For progressive leaders and political parties in the United States and around the world looking to win elections and govern effectively, Greenberg Quinlan Rosner has the answer. From the 1992 election of President Bill Clinton, to the 2006 election of Representative Gabrielle Giffords, to the 2013 election of New York City Mayor Bill de Blasio, GQR helps progressive candidates campaign, win, and govern. Working in more than 90 countries, we help leaders modernize and reform their parties, coalitions, and countries, making them more competitive in elections and more effective in office.
Our work around the world spans all levels—presidents, parliaments, governors, and mayors. GQR’s experience includes 2-party and multi-party dynamics; single-round and multi-stage elections; first-past-the-post and proportional representation systems; and the importance of coalition dynamics. In the United States, we have helped countless Democrats survive their toughest challenges, fight for their beliefs, and come out on top. Ranging from South Africa to South America and beyond, we have made politicians and governments more responsive to their people, helping to strengthen representative politics throughout the globe. We give campaigns an edge over their opponents, finding innovative ways to break through and win the toughest races in the United States and around the world.
GQR can conduct research everywhere in the world: among devout Muslim women in Yemen, in the favelas of Brazil, and with top decision-makers in Japan. In countries where no public opinion infrastructure exists, we do not walk away, we build our own. We have created organizations from the ground-up in hard-to-reach countries from Liberia to Curacao. Whatever your challenge, we have the skills and experience to meet it.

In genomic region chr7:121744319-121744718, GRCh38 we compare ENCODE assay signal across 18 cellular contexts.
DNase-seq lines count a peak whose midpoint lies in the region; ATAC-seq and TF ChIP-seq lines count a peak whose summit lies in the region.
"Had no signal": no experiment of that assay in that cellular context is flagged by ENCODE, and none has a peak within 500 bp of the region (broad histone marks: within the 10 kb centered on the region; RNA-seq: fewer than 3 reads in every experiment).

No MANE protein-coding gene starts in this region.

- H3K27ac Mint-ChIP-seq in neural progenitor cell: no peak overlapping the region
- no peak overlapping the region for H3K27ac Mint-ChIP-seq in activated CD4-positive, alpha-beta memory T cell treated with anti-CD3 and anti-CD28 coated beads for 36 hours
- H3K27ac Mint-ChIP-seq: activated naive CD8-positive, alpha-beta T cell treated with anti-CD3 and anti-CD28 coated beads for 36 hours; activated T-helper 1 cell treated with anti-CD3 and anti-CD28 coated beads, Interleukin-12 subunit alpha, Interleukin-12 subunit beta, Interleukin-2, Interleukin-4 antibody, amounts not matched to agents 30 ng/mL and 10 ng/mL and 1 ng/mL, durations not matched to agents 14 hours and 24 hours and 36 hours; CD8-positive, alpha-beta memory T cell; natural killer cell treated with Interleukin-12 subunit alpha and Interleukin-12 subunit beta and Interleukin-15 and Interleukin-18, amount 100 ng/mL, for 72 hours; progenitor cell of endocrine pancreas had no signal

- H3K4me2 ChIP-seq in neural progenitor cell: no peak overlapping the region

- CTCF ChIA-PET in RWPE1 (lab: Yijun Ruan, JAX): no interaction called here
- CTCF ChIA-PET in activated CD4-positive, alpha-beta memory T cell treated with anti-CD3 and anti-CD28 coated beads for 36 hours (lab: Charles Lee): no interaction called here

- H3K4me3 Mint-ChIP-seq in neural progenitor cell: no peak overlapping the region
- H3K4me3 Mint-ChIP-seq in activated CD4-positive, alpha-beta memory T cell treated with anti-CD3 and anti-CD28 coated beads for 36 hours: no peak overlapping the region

In 2016, GQR’s research helped then-Governor Maggie Hassan narrowly defeat incumbent Republican Senator Kelly Ayotte in New Hampshire, one of only two Democratic pickups in the U.S. Senate that year.
On November 30, 2014 the Liberal Democratic Party of Moldova (PLDM) won the most votes among the three leading pro-European parties in the Moldova Parliamentary election. PLDM’s forceful advocacy of a European future for Moldova helped boost the party’s vote and expand public acceptance of a European path.
In 2013, New York City Democrats looked forward to electing one of their own to run the largest city in the country for the first time in 24 years. Only no one thought it would be Bill de Blasio. The Public Advocate managed just 7 percent in early public polling.
In 2011, Greenberg Quinlan Rosner played a critical role in developing a strategic framework and targeting strategy for Chicago Mayor Rahm Emanuel in his successful campaign to succeed long-time Mayor Richard M. Daley. After more than two decades in office, Mayor Daley’s decision to retire left the city with its first wide open contest for mayor in a generation.
By the time Tony Blair took over the party leadership in 1994, it had been 15 years since the Labour Party had last formed a government. Blair knew that for the Party to regain the confidence of the British public, Labour would first have to change itself.